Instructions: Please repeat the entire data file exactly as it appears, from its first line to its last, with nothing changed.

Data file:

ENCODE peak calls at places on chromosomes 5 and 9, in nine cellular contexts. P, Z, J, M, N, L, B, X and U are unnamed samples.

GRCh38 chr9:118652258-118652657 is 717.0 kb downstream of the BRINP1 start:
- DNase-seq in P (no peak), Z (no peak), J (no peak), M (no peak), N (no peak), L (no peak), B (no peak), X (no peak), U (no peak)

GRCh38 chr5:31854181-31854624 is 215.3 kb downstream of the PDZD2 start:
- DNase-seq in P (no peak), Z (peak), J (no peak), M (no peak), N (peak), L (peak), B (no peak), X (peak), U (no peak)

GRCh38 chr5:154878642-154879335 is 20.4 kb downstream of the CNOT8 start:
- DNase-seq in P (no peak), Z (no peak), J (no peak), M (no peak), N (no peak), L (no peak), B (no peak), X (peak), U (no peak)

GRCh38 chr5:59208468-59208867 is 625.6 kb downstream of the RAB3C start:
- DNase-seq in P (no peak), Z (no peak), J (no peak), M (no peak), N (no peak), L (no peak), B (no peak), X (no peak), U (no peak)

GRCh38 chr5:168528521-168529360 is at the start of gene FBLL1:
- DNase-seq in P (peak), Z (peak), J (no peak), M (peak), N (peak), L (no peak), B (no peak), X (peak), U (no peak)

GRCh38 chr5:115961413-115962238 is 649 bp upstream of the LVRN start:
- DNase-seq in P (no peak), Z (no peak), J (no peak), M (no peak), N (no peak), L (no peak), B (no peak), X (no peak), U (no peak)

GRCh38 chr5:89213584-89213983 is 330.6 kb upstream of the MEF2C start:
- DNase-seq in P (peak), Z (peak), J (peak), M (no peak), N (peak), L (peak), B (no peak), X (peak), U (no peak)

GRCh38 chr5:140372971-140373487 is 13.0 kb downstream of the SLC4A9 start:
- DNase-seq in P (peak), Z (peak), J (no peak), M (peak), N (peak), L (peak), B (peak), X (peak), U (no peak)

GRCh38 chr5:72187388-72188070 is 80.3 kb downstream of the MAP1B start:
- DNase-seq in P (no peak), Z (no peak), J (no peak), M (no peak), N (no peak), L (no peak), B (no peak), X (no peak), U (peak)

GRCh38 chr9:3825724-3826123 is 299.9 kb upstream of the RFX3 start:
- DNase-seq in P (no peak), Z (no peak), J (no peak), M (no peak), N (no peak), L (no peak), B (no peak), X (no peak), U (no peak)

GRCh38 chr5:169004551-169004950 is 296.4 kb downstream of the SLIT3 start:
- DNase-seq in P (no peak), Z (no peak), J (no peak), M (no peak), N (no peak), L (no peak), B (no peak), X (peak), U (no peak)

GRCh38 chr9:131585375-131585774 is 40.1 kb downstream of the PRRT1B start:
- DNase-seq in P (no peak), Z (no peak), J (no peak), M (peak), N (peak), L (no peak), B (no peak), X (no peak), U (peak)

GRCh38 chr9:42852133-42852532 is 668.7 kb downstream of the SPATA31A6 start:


ENCODE peak calls at places on chromosomes 5 and 9, in nine cellular contexts. P, Z, J, M, N, L, B, X and U are unnamed samples.

GRCh38 chr9:118652258-118652657 is 717.0 kb downstream of the BRINP1 start:
- DNase-seq in P (no peak), Z (no peak), J (no peak), M (no peak), N (no peak), L (no peak), B (no peak), X (no peak), U (no peak)

GRCh38 chr5:31854181-31854624 is 215.3 kb downstream of the PDZD2 start:
- DNase-seq in P (no peak), Z (peak), J (no peak), M (no peak), N (peak), L (peak), B (no peak), X (peak), U (no peak)

GRCh38 chr5:154878642-154879335 is 20.4 kb downstream of the CNOT8 start:
- DNase-seq in P (no peak), Z (no peak), J (no peak), M (no peak), N (no peak), L (no peak), B (no peak), X (peak), U (no peak)

GRCh38 chr5:59208468-59208867 is 625.6 kb downstream of the RAB3C start:
- DNase-seq in P (no peak), Z (no peak), J (no peak), M (no peak), N (no peak), L (no peak), B (no peak), X (no peak), U (no peak)

GRCh38 chr5:168528521-168529360 is at the start of gene FBLL1:
- DNase-seq in P (peak), Z (peak), J (no peak), M (peak), N (peak), L (no peak), B (no peak), X (peak), U (no peak)

GRCh38 chr5:115961413-115962238 is 649 bp upstream of the LVRN start:
- DNase-seq in P (no peak), Z (no peak), J (no peak), M (no peak), N (no peak), L (no peak), B (no peak), X (no peak), U (no peak)

GRCh38 chr5:89213584-89213983 is 330.6 kb upstream of the MEF2C start:
- DNase-seq in P (peak), Z (peak), J (peak), M (no peak), N (peak), L (peak), B (no peak), X (peak), U (no peak)

GRCh38 chr5:140372971-140373487 is 13.0 kb downstream of the SLC4A9 start:
- DNase-seq in P (peak), Z (peak), J (no peak), M (peak), N (peak), L (peak), B (peak), X (peak), U (no peak)

GRCh38 chr5:72187388-72188070 is 80.3 kb downstream of the MAP1B start:
- DNase-seq in P (no peak), Z (no peak), J (no peak), M (no peak), N (no peak), L (no peak), B (no peak), X (no peak), U (peak)

GRCh38 chr9:3825724-3826123 is 299.9 kb upstream of the RFX3 start:
- DNase-seq in P (no peak), Z (no peak), J (no peak), M (no peak), N (no peak), L (no peak), B (no peak), X (no peak), U (no peak)

GRCh38 chr5:169004551-169004950 is 296.4 kb downstream of the SLIT3 start:
- DNase-seq in P (no peak), Z (no peak), J (no peak), M (no peak), N (no peak), L (no peak), B (no peak), X (peak), U (no peak)

GRCh38 chr9:131585375-131585774 is 40.1 kb downstream of the PRRT1B start:
- DNase-seq in P (no peak), Z (no peak), J (no peak), M (peak), N (peak), L (no peak), B (no peak), X (no peak), U (peak)

GRCh38 chr9:42852133-42852532 is 668.7 kb downstream of the SPATA31A6 start: